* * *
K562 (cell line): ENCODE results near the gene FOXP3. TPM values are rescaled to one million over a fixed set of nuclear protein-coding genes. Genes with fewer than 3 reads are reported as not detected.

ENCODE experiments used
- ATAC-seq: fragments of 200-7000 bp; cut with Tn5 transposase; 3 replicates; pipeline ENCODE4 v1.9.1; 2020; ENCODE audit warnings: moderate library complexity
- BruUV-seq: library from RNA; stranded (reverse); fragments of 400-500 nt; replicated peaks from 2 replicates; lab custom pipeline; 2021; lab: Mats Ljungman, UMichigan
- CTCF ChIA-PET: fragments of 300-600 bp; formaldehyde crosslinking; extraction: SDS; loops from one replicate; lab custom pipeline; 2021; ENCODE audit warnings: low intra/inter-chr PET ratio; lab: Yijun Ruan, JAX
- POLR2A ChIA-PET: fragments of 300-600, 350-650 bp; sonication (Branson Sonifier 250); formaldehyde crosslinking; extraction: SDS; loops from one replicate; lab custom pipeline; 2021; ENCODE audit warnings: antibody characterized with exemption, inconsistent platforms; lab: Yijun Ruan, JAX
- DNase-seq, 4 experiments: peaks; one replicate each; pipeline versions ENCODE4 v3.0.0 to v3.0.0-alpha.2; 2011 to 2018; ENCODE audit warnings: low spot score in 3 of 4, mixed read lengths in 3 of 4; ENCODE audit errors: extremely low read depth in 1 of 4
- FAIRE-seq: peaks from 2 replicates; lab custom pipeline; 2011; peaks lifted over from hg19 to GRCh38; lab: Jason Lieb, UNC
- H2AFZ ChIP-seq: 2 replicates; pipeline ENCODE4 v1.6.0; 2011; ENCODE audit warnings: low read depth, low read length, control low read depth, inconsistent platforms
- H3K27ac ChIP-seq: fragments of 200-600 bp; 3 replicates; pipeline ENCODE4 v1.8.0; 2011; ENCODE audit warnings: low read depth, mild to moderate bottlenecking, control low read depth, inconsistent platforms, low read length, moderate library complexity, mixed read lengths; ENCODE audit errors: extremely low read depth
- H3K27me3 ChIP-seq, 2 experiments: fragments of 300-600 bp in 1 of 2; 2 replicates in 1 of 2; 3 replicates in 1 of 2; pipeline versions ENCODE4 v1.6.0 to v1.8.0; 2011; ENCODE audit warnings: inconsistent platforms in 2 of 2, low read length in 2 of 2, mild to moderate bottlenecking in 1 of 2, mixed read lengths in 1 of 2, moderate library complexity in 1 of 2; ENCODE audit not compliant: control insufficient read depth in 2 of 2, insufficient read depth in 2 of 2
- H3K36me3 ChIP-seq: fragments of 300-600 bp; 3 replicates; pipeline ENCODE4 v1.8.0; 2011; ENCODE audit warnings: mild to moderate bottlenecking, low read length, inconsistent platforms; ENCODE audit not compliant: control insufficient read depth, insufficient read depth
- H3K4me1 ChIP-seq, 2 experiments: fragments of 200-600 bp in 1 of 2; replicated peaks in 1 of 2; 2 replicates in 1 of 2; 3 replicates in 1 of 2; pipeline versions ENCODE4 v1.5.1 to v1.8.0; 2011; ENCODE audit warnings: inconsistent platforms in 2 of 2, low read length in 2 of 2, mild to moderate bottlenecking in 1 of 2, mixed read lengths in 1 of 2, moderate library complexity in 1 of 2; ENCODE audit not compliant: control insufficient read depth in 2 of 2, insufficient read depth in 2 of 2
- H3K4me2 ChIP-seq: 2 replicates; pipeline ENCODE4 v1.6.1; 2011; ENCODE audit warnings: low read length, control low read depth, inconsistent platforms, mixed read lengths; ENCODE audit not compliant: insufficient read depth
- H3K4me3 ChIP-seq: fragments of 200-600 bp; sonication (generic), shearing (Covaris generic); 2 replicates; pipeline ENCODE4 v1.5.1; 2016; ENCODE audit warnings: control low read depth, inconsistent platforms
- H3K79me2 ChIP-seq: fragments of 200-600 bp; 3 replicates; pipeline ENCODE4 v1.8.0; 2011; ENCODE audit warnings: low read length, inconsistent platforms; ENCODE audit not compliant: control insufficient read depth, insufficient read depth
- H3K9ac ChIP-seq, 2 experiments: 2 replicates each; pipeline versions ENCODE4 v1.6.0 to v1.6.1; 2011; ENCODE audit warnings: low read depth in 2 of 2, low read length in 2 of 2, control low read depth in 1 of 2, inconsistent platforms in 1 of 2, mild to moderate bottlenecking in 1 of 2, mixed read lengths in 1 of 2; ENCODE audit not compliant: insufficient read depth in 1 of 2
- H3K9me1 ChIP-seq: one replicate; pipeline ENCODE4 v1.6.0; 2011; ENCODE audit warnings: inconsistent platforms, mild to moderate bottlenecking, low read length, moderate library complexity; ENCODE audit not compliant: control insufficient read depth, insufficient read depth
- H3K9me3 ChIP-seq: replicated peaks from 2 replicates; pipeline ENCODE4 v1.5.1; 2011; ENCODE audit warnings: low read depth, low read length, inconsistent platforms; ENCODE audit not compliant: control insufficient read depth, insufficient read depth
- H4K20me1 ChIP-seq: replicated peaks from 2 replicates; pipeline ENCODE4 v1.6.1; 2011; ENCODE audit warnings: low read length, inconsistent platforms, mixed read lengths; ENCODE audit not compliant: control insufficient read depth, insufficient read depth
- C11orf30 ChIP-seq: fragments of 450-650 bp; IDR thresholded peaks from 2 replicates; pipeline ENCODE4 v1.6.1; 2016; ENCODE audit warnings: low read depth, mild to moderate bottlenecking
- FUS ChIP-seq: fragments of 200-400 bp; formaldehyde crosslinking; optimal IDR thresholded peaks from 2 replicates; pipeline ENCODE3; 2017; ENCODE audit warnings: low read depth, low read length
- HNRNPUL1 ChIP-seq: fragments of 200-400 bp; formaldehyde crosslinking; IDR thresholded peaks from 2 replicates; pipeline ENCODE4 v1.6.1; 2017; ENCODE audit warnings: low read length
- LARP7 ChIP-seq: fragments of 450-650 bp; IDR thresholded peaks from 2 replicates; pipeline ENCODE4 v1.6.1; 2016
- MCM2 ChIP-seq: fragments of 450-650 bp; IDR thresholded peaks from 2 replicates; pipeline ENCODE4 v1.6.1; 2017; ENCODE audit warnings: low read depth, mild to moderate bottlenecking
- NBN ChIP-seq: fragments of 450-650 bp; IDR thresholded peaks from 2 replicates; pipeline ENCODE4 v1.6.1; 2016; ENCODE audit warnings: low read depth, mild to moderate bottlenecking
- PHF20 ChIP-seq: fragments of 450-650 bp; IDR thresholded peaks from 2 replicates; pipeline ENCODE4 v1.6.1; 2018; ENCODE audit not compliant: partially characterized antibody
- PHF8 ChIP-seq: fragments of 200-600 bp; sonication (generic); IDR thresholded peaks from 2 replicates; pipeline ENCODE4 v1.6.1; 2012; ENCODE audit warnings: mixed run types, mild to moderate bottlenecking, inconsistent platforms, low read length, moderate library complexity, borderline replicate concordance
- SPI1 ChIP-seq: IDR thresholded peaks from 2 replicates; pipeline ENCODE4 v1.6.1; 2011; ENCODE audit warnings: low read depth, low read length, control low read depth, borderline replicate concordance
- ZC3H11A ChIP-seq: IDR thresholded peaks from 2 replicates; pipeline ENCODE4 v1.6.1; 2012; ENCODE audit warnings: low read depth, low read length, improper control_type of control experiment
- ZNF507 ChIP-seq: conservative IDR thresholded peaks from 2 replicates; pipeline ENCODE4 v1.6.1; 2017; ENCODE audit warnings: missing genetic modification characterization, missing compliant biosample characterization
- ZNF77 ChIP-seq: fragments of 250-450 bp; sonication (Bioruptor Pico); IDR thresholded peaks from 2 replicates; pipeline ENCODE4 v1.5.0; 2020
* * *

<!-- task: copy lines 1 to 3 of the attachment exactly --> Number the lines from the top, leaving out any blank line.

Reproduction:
K562 (cell line): ENCODE results near the gene FOXP3. TPM values are rescaled to one million over a fixed set of nuclear protein-coding genes. Genes with fewer than 3 reads are reported as not detected.

ENCODE experiments used
- ATAC-seq: fragments of 200-7000 bp; cut with Tn5 transposase; 3 replicates; pipeline ENCODE4 v1.9.1; 2020; ENCODE audit warnings: moderate library complexity